Saturn by Cassini

Saturn today, as captured by the Cassini spacecraft in 2010. The planet’s distinctive rings are only about 100 million years old. Researchers propose that they formed when the planet’s largest moon, Titan, destabilized the orbit of a smaller moon 100-200 million years ago, causing it to graze the planet and disintegrate, with a small part of the debris forming the icy, rocky rings we see today. The theory explains another Saturnian mystery — the large tilt of its rotation axis relative to its orbit.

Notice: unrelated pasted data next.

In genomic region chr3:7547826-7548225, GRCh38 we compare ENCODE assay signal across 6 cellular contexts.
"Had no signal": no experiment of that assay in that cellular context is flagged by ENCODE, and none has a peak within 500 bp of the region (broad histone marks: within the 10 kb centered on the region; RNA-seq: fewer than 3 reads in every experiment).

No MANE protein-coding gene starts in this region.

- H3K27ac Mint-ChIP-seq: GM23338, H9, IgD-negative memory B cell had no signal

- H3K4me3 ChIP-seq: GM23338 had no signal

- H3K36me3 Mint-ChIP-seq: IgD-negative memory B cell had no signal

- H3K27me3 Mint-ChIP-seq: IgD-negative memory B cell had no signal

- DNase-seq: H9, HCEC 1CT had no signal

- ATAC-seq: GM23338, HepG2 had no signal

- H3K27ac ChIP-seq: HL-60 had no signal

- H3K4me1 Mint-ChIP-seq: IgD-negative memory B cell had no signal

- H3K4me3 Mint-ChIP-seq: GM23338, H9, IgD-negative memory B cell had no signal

Saturn today, as captured by the Cassini spacecraft in 2010. The planet’s distinctive rings are only about 100 million years old. Researchers propose that they formed when the planet’s largest moon, Titan, destabilized the orbit of a smaller moon 100-200 million years ago, causing it to graze the planet and disintegrate, with a small part of the debris forming the icy, rocky rings we see today. The theory explains another Saturnian mystery — the large tilt of its rotation axis relative to its orbit. (Image credit: NASA/JPL-Caltech/Space Science Institute) Credit: NASA/JPL-Caltech/Space Science Institute / NASA

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